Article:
Whether you are waiting for a match, waiting to travel, or recently returned home, issues surrounding food is a cornerstone of many international adoption experiences. Through food and meal times we forge attachment. Through food we let our children know they are safe. Through it, we reassure our newest family members that where once there may have been scarcity with us there will always be abundance. Over the past four years, we have completed two international adoptions from two different countries. We had different experiences with both our children, and we have learned a lot about helping international children adapt to a new diet. Here are some of the highlights.

  • Buy Cups and Plates While in the Country

One of the best tips I ever received was the idea that plastic tastes different in different countries. One way to help ease your child’s transition home is to buy plates, cups, silverware, and bottles while in the country. With both of our adoptions, our children clung to the sippy cups, bottles, and spoons I purchased in China and India. A way to help your child to adapt to a new diet is to introduce new foods, but with the feeding utensils/bottles that are familiar to them.

  • Buy Familiar Snacks

If you are able to do so, ask the orphanage or your child’s foster family what their favorite snacks and foods are then purchased some while in the country to help feel familiar with the new diet. Already home? Between Amazon, Whole Foods, and local international markets we have been able to find most of our children’s favorite snacks. To introduce new foods, try blending the old with the new. With my son, we started blending Chinese rice puffs with Cheerios then slowly transitioned to just Cheerios.

  • Mirror What Your Child Likes

When we first adopted our son from China, within days, he had given up congee for Tex-Mex. My daughter, on the other hand, was not so easy. Our first three months home all she would eat was Indian food and only Indian food from a local restaurant. Despite my best efforts at daal and madras lentils, I could never make them taste quite right, and the rest of the family grew weary of Indian food every night for dinner. So I started thinking outside the box. I knew my daughter would only eat rice and lentils, but did they have to be Indian? I tried her on Zatarain’s, which she loved, then fried rice. I swapped out a cheese quesadilla for naan paneer, and she ate it cautiously. Six months later, we still struggle, but her diet is expanding in small ways every day.

  • Understand Food Is a Form of Power

For children adopted internationally, it’s important to remember that their whole world turned upside down. The sights, sounds, smells, and people they were used to are gone. Depending on the age of your child, he may have little understanding of what has happened, and most likely had little choice in the matter. For the children, food is the one source of power they have. With food, they can decide what they will eat, when they will eat, and how they will eat. A wonderful resource for adoptive parents is a book called “Love Me, Feed Me” by Dr. Katja Rowell. In it, Dr. Rowell explores oral-motor and sensory needs, picky eaters, and day to day feeding challenges. For my family, her book helped transform dinner from a battleground to quality time together.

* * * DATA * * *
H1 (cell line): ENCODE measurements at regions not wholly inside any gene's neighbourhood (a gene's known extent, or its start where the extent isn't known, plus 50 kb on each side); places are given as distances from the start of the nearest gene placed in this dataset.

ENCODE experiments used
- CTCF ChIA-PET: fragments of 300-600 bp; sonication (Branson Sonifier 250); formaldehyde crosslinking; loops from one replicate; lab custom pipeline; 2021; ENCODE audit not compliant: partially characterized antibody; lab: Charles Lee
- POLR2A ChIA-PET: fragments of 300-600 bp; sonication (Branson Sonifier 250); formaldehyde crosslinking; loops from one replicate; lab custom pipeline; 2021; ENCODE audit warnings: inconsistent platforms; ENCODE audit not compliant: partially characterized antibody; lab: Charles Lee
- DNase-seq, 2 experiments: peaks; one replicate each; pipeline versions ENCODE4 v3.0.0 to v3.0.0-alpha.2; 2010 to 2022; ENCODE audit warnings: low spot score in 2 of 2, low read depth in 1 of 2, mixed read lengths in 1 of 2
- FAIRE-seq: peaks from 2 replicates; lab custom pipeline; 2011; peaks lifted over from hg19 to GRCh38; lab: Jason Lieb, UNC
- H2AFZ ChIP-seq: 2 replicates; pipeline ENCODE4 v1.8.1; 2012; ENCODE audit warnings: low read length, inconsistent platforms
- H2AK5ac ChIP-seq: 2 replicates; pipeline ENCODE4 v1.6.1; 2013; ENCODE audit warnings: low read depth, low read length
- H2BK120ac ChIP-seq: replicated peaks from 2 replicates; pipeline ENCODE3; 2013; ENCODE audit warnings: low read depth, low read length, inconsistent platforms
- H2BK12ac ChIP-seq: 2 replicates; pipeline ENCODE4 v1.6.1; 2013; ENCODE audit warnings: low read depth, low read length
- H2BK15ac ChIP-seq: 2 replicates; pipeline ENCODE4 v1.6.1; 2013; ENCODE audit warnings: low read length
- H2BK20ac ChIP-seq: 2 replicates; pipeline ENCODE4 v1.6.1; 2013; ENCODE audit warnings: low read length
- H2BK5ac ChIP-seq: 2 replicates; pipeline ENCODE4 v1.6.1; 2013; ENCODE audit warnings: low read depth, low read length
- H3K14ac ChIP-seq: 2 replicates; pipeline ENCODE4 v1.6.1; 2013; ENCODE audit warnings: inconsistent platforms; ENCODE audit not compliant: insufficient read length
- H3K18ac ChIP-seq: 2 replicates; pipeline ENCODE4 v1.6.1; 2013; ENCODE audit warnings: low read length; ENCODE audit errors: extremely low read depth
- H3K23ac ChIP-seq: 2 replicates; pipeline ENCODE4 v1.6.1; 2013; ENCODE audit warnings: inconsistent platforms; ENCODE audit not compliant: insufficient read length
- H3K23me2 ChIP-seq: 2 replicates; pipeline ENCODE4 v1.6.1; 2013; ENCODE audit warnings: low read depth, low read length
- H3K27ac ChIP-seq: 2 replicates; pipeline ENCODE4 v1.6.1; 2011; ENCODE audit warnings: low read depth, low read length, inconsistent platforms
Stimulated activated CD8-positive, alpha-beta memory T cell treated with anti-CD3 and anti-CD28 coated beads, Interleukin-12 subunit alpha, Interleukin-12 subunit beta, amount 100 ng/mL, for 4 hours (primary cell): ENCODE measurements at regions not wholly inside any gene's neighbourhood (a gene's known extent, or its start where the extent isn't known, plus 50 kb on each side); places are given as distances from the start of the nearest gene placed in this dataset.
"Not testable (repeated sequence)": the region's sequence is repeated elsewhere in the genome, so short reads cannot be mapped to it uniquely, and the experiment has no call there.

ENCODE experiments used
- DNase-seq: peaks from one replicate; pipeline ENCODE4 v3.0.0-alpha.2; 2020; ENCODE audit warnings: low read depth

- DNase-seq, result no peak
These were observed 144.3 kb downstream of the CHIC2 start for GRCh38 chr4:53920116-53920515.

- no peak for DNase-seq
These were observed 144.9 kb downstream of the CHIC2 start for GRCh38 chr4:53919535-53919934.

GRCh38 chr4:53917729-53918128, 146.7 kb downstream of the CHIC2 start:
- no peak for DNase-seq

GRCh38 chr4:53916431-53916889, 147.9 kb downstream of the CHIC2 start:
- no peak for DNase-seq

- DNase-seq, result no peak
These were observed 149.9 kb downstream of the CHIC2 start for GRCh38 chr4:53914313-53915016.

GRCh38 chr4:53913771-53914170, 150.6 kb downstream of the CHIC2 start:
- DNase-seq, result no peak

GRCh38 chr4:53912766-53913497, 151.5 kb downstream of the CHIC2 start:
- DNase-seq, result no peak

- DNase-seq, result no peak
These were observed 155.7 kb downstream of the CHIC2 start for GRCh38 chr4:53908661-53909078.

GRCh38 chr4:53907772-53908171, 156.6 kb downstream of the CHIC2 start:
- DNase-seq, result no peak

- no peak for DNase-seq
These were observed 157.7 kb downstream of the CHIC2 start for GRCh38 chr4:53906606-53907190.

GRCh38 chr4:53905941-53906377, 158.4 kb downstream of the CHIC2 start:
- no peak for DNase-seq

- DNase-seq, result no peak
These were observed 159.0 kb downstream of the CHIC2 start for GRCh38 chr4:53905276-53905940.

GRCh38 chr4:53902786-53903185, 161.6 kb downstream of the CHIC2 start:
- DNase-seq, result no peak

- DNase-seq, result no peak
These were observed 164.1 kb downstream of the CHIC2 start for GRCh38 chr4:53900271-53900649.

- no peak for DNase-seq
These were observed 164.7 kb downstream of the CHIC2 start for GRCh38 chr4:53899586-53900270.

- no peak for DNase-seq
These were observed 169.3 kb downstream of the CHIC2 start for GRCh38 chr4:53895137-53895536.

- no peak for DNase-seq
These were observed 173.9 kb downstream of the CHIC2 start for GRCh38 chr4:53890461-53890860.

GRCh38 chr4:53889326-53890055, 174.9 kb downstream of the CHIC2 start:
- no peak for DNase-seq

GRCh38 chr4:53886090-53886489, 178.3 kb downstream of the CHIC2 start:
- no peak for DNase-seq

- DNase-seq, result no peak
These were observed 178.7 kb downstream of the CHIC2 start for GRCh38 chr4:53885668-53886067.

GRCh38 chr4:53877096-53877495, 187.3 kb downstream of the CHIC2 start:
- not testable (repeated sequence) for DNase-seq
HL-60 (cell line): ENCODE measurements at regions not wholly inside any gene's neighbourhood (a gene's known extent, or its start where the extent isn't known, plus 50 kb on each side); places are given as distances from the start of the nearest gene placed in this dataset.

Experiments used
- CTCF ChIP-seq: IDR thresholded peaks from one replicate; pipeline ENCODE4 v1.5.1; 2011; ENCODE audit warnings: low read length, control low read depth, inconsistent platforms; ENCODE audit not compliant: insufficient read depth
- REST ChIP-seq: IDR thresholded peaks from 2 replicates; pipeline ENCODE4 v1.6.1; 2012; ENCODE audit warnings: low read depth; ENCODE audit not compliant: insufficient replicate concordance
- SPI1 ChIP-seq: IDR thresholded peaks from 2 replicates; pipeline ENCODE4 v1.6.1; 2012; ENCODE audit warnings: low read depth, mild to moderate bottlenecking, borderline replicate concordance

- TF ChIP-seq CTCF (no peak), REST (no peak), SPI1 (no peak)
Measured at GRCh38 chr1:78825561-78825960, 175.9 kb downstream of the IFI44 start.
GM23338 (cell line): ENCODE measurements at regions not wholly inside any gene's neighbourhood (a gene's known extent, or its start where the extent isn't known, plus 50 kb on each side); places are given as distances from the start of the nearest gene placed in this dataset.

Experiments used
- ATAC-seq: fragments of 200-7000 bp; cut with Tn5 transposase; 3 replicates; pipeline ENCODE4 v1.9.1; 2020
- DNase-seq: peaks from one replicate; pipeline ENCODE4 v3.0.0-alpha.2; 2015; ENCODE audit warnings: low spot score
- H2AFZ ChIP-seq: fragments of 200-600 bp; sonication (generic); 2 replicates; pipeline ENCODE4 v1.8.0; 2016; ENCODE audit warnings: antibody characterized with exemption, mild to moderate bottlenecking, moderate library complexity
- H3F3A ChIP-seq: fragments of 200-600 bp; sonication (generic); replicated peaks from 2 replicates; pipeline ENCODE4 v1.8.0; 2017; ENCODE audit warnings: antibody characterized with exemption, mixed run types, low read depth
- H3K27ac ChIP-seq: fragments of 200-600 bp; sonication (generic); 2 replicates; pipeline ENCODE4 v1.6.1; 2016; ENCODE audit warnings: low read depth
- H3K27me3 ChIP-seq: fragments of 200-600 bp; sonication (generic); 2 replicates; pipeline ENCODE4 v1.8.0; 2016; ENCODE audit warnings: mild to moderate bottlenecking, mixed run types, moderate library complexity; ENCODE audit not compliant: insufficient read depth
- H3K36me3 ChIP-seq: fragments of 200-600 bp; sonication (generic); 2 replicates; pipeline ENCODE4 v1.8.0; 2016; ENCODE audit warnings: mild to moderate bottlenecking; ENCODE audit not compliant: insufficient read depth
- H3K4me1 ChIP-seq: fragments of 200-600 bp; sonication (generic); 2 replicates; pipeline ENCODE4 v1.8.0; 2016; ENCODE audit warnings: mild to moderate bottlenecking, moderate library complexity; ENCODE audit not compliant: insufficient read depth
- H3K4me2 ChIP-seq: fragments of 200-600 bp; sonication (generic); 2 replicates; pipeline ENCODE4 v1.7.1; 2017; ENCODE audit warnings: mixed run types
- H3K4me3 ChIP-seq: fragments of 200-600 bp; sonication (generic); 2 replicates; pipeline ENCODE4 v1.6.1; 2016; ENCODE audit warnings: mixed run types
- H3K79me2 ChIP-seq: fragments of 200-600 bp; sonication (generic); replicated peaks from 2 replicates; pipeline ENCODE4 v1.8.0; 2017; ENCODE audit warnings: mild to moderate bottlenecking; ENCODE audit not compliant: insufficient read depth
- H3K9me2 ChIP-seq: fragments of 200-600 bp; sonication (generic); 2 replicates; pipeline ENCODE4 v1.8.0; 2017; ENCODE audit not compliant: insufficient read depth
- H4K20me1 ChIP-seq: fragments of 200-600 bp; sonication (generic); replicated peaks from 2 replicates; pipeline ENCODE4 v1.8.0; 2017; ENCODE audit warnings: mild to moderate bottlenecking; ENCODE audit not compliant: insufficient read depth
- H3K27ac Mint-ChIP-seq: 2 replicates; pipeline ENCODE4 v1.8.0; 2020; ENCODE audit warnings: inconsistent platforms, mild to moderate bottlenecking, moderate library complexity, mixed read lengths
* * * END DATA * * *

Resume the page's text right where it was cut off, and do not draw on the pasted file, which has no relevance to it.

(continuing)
• Understand It Takes Time

Rome was not built overnight, and neither will be your child’s palate. Remember your child is adjusting to more than new foods, he is adjusting to a whole new way of life. Talk to your pediatrician, or better yet an international adoption specialist, to ensure your child is getting the nutrients he needs. Then relax. As a doctor shared if the children get everything they need over the course of a day (protein at breakfast, fruit for a snack, iron at dinner) you’re doing a great job. Feel like you’re in this alone? Another great resource is the DVD “Feeding with Love and Good Sense II,” which looks at different family’s struggles with children at meal times. Remember, each child is her/his person and on his/her journey. While my son ate Tex-Mex within days of leaving his orphanage, nine months later, my daughter still mainly eats Indian food, and that’s okay. Like all things in adoption, the best thing you can do is be patient, give it time, and stress to your new child how very much they are loved.

Jennifer S. Jones is a writer, performer, storyteller and arts educator. She holds an MFA (Playwriting) from NYU Tisch. She has written numerous plays including the internationally renowned, award-winning Appearance of Life. Her amazing transracial transcultural family was created through adoption from China and India. She is passionate about the adoption community and talks about the ins and outs, ups and downs, joys and “is this really us?!” whenever she can. She writes about her experiences at www.letterstojack.com.